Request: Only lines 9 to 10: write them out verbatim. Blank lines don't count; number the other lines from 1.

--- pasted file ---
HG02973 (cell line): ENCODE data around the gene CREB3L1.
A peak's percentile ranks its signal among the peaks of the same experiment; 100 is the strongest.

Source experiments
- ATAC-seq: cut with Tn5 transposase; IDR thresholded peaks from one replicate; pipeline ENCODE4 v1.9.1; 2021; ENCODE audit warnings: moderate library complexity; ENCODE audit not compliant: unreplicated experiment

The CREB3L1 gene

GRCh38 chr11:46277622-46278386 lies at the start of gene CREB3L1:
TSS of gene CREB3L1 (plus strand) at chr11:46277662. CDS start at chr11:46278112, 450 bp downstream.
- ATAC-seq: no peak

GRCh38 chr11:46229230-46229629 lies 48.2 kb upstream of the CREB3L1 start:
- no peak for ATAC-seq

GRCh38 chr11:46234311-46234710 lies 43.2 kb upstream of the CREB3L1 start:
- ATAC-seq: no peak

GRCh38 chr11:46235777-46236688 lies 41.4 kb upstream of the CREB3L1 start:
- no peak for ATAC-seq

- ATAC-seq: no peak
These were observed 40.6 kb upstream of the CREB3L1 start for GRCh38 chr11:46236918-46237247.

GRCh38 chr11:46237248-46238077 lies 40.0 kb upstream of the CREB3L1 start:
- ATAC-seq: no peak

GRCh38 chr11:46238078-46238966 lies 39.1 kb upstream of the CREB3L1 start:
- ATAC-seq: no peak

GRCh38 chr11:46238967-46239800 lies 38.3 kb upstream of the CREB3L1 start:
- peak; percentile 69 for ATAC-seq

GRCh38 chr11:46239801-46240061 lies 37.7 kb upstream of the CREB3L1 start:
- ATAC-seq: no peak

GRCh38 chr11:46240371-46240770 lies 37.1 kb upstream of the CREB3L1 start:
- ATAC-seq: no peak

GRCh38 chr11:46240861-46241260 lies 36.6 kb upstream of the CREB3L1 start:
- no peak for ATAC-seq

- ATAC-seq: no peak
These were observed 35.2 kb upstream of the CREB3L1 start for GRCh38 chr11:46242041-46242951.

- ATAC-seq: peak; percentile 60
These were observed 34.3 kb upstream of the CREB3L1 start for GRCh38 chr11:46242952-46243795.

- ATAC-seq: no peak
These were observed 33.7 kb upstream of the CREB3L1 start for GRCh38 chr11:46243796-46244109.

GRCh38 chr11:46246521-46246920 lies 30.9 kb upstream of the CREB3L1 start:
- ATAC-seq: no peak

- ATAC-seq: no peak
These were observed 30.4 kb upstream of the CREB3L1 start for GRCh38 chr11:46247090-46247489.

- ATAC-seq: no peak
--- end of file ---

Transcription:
GRCh38 chr11:46229230-46229629 lies 48.2 kb upstream of the CREB3L1 start:
- no peak for ATAC-seq